A ''Silence of the Lambs'' sequel? -- Litigation and conflict of rights may keep a hold on the follow up to the Best Picture

Backstage at the March 30 Oscar ceremony, Best Actress Jodie Foster, Best Actor Anthony Hopkins, and Best Director Jonathan Demme all expressed their keen interest in continuing the saga of their audience- and award-winning The Silence of the Lambs. ”I want to make a sequel so bad,” admitted Demme. With five newly minted Oscars to its name, including the one for Best Picture, plus $130.7 million in domestic box office and an estimated $50 million in sales to video stores, Silence seemed unquestionably destined to spawn a follow-up. Instead, thanks to a growing morass of odd, unexpected entanglements, Lambs 2 is suddenly Lambs stew and might not come along for years.

The word within the publishing industry is that novelist Thomas Harris’ new book will once again pit FBI agent Clarice Starling against serial killer Hannibal Lecter in a devilish, sexually charged game of cat and mouse. Harris’ literary agent, Mort Janklow, won’t disclose any details, but he says the press-shy author will deliver his manuscript to his new publisher, Delacorte Press (which reportedly paid $5 to $7 million for Harris’ next two books), ”within 12 to 15 months.” That’s fine with Demme and Co. ”Right now everybody’s waiting for Tom’s book,” says Demme’s producer, Edward Saxon. ”We all respect Tom’s process a lot. All we know is that when the new book comes out, we’d love to be involved.”

Trouble is, financially beleaguered producer Dino De Laurentiis (King Kong, Blue Velvet) would love to be involved too. He contends that when he bought the movie rights to Harris’ Red Dragon, the first novel featuring Lecter (which De Laurentiis produced as the 1986 movie Manhunter), he also acquired the rights to all Lecter sequels. De Laurentiis says he gave permission to use Lecter in one movie only to Orion Pictures, which produced Lambs. Orion might be expected to launch its own bid for a sequel, if the bankrupt company survives; but, one of its few remaining executives admits, ”Orion doesn’t have a claim on very much right now.”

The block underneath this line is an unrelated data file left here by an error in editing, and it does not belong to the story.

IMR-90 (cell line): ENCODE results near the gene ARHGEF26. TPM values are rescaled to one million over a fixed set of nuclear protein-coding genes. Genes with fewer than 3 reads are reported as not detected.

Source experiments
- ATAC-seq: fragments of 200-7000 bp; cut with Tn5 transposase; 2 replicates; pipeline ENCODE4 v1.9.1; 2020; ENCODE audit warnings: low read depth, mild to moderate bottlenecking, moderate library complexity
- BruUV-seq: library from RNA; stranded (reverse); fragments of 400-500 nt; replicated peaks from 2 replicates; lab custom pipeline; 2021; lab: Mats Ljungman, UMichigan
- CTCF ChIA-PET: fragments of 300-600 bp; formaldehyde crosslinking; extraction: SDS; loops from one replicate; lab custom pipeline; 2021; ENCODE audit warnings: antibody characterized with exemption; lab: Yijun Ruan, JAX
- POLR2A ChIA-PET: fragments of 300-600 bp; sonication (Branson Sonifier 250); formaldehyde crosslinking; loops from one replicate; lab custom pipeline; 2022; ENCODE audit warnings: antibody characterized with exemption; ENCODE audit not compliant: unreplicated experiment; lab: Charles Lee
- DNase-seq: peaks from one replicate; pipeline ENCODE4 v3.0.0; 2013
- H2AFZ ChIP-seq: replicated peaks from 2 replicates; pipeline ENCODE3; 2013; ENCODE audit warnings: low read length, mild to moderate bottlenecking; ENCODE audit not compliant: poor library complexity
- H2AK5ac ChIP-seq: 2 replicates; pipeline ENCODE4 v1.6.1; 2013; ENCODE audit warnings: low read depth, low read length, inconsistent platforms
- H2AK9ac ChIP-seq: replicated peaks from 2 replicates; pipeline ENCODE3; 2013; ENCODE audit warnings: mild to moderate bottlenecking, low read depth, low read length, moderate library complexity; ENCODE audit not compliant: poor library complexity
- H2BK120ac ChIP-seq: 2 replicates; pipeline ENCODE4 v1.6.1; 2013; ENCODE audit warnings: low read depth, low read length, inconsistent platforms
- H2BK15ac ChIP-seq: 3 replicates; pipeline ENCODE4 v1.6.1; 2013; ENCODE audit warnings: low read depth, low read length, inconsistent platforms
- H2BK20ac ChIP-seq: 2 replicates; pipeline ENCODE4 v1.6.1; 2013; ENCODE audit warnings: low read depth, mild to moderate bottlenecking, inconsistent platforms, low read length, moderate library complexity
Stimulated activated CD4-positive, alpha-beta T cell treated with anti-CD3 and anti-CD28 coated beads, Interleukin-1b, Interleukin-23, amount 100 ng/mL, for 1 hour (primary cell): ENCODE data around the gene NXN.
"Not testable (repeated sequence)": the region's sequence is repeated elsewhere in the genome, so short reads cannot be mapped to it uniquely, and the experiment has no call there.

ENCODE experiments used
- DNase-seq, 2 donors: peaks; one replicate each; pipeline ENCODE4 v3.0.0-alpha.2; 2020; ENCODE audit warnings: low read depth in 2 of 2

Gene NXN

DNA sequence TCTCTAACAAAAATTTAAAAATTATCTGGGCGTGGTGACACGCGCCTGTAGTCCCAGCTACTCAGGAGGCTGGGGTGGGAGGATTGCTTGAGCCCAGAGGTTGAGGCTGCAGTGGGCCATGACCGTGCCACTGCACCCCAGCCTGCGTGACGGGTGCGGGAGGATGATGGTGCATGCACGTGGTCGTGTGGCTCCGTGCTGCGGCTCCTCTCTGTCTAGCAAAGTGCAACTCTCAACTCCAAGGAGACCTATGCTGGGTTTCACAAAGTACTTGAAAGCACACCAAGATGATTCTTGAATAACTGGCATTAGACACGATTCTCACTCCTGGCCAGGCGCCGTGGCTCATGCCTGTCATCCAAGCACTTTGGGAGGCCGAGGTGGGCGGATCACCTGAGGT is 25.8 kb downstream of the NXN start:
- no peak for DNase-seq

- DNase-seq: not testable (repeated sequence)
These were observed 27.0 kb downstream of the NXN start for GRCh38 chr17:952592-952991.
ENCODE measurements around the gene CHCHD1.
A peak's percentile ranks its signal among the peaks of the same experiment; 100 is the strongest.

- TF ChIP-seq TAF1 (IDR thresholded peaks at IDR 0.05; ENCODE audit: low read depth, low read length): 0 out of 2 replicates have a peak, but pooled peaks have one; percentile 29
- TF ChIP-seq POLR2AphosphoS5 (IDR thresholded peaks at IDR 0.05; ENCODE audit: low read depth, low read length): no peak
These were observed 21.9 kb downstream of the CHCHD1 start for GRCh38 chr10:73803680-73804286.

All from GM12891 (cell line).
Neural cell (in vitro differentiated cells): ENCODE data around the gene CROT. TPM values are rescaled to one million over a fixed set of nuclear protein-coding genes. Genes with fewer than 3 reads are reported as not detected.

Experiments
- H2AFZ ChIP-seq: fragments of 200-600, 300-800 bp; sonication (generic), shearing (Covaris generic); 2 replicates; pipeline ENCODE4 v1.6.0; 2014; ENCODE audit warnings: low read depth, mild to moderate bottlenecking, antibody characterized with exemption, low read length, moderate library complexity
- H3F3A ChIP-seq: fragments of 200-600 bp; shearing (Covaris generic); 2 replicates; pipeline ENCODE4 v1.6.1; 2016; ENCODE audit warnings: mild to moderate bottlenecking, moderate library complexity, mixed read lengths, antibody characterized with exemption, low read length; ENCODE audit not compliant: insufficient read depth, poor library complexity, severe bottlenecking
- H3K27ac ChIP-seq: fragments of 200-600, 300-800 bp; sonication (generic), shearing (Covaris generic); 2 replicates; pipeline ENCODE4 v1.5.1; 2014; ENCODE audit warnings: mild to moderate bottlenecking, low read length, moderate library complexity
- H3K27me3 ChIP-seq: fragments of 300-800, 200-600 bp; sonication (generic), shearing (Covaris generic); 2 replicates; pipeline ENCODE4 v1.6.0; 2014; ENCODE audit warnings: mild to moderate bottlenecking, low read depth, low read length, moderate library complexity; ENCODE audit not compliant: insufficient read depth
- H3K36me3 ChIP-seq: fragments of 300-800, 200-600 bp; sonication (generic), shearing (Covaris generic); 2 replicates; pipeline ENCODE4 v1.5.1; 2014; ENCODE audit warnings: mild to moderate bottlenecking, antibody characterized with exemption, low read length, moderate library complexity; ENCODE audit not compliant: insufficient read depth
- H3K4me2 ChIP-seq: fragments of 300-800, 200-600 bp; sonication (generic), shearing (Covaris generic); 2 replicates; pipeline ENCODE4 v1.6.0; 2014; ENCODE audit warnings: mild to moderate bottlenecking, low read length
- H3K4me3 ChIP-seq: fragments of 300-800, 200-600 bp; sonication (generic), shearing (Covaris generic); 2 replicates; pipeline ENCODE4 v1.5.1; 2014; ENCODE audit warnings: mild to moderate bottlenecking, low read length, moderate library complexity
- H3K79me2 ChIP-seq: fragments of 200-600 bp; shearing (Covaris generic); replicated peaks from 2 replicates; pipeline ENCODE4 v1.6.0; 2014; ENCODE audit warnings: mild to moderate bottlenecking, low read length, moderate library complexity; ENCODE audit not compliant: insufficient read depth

Muddying the picture even more is a breach of contract suit De Laurentiis has filed against Universal Pictures. In the suit, De Laurentiis alleges that while renegotiating the budget for his upcoming Army of Darkness, Universal attempted to extort a promise that it be allowed to join the producer in making any Lambs sequel. Universal’s attorney Bertram Fields says there was no extortion but they do have the promise: ”Anyone who knows Mr. De Laurentiis knows you cannot extort things from him. Universal contends that it has a contract with Mr. De Laurentiis that makes them equal partners in reference to The Silence of the Lambs sequel.”

Harris’ representatives refuse to discuss whether or not De Laurentiis’ claim to all Lecter movie rights is valid. ”If Thomas Harris is writing a sequel, he owns the movie rights to that book,” observes one movie-industry ! insider. ”But it’s so complicated that I don’t think you could find your way through it without a lawyer. I promise you it will end up in litigation forever.”

Forever is even longer than a life sentence. Hannibal Lecter couldn’t have devised a bigger feeding frenzy if he had cooked it up himself.